Ann Swann was born in the small West Texas town of Lamesa. She grew up much like Stevie-girl in The Phantoms series, though she never got up the nerve to enter the haunted house.
Ann has done everything from answering 911 Emergency calls to teaching elementary school. She lives in Texas with her husband, Dude, a rescue cat named Oscar, and a part-time box turtle named Piggy.
When she’s not writing, Ann is reading. Her to-be-read list has grown so large it has taken on a life of its own. She calls it Herman.
Stutter Creek (book one) is a romance, brilliantly hidden within a suspense-filled tale of a psychotic serial killer with a chip on his shoulder. It is also a classic tale of young love lost, and a life of regrettable what-ifs.
Mandy was on her way to work the evening shift at the Waterhouse Bar & Grill when she spied a small boy standing beside the road, alone.
The setting sun made the trees appear as black-paper cutouts in a landscape collage.
After checking her mirrors to make sure no one was behind her, Mandy pressed the button to lower the passenger-side window. It was almost all the way down when a man yanked open the door and exploded into her world like a tornado into a trailer park. Her hand flew to the gearshift, but she couldn’t engage it. Even as her flight instinct kicked in, part of her mind was telling her this was almost certainly the same strange guy who had requested her section at the restaurant the night before. His eyes had seemed to follow her all around the crowded dining room, and his oily stench had made him stand out like a spot of mold on white linen.
Mandy drew in breath to scream, her hand scrambling across the console for her phone or the gearshift, whichever came first, but he was too fast. With lightning speed, he dove across the seat and slapped a rectangle of duct tape across her mouth.
He buried his free hand knuckle deep in the thick blonde braid at the base of her skull even as his other hand slid down to her windpipe and began to squeeze.
Mandy’s fight instinct kicked in then, and she whipped her head back and forth in an effort to dislodge his hands. His stench, and the oily filth of his unkempt hair, was sickening. She clawed at his eyes, ripped at his skin, but it was no use. The psycho laughed and simply leaned his head back out of her reach.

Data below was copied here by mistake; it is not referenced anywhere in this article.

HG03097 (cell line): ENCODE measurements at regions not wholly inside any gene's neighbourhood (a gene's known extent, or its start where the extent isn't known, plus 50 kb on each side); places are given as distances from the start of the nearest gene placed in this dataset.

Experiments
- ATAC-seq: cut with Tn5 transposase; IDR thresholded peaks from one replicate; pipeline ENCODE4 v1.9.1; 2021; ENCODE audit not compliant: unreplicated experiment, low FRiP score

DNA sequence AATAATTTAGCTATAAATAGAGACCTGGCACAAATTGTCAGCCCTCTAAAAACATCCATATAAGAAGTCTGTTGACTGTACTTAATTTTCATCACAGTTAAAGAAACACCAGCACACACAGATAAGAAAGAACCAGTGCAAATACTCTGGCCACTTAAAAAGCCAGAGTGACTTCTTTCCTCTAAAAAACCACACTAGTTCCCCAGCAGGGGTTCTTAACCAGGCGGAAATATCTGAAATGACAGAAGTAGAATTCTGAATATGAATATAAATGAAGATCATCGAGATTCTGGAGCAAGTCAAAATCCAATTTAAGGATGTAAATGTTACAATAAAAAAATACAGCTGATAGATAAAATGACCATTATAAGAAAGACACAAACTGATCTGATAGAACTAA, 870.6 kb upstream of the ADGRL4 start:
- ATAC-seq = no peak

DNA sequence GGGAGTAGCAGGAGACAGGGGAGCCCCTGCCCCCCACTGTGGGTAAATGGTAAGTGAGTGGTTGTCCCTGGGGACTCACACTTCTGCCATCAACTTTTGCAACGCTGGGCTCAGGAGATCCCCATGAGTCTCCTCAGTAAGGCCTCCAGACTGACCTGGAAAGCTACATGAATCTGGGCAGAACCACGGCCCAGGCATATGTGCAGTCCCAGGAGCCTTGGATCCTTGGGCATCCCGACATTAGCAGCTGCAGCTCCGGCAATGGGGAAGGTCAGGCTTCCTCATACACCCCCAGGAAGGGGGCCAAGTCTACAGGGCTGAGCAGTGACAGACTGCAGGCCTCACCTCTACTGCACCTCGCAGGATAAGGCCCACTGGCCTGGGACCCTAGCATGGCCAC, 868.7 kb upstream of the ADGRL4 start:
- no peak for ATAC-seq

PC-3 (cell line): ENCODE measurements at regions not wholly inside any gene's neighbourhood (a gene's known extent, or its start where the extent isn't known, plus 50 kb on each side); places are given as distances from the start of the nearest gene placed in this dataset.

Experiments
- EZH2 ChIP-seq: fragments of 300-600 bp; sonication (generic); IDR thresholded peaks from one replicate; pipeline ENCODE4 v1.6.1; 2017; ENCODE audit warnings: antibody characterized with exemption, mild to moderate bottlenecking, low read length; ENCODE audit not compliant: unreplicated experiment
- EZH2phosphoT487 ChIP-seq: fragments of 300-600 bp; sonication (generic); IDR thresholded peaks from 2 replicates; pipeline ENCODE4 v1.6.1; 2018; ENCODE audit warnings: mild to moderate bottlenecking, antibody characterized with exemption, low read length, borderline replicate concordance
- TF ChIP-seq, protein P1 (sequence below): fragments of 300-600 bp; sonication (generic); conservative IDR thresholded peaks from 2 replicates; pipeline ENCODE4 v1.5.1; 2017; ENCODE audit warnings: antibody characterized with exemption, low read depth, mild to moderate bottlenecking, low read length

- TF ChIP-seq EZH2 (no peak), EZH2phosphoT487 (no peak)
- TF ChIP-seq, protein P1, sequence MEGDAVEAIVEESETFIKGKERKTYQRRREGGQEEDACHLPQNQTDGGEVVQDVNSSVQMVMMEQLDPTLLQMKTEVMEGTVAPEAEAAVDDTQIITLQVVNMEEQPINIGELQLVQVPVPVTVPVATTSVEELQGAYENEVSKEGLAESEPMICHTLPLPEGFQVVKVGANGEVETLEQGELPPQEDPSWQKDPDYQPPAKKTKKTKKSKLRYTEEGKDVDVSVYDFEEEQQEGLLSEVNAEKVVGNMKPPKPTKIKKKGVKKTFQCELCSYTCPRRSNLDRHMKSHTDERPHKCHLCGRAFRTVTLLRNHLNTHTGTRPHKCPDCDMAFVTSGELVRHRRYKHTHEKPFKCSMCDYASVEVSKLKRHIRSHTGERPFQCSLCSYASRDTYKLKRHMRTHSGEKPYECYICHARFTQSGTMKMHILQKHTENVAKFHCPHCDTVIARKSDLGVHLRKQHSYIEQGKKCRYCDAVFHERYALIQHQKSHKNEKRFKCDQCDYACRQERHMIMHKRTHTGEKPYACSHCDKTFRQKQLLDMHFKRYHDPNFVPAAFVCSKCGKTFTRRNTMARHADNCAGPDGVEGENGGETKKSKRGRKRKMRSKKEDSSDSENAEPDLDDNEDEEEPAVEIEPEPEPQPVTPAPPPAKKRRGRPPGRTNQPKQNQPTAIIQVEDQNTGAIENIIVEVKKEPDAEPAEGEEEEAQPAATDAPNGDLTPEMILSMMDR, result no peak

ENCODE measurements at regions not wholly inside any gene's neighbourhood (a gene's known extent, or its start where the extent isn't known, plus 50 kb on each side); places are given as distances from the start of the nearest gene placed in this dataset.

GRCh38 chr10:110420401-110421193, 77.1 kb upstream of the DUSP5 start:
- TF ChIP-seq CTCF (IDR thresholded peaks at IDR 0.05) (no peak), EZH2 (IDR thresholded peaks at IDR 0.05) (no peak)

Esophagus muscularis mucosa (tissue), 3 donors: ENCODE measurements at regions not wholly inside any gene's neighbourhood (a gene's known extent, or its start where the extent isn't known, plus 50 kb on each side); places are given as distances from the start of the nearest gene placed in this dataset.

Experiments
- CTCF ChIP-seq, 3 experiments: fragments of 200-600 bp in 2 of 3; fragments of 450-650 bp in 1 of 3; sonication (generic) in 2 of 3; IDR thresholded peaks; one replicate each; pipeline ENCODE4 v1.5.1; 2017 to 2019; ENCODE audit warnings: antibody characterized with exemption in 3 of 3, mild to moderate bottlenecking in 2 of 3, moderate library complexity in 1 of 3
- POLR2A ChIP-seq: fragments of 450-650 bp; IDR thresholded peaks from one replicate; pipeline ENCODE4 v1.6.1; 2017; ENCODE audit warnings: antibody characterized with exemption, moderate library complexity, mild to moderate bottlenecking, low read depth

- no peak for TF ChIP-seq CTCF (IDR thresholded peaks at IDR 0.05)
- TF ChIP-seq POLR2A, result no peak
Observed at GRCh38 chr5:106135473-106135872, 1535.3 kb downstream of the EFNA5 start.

That’s when Mandy began to claw at her own face, attempting to scratch the silver tape off her mouth. It didn’t matter. There was no one around to hear her scream even if she could have gotten it off.
Mandy wasn’t a quitter. She did her best to get her feet out from under the steering column to try and kick him off. But he was pressing down on her with his entire weight.
She was trapped.
Calmly, the psycho took one hand off her throat, doubled up his fist, and hit her so hard the back of her skull struck the driver’s side window with an audible whap!
Then he went back to her throat. Mandy’s grip on reality began to loosen. Tiny strobes flashed inside her skull.
He squeezed even harder, the tips of his fingers disappearing into her flesh.
As her world began to grow dark, Mandy recalled how as a small girl she had worried about running out of air, because if you couldn’t see something, how did you know it was there?
She had begged her mom to buy several packages of colorful balloons which she had blown up and stored in her bedroom.
Unfortunately, her older sister, Kami, couldn’t let a good thing like that go unnoticed.
She had waited until Mandy was out, then she’d tied all the balloons together and attached them to the stop sign on the corner.
Mandy had felt so humiliated when she came home, she’d wanted to get them down and put them back in her room, but she couldn’t bring herself to do it. She would have let herself run out of air before giving her sister that satisfaction.
The balloon bouquet had wilted quickly in the hot New Mexico sun.
Now, Mandy’s last coherent thought—as the fireworks behind her eyelids exploded in the grand finale—was of those wilting, multicolored balloons.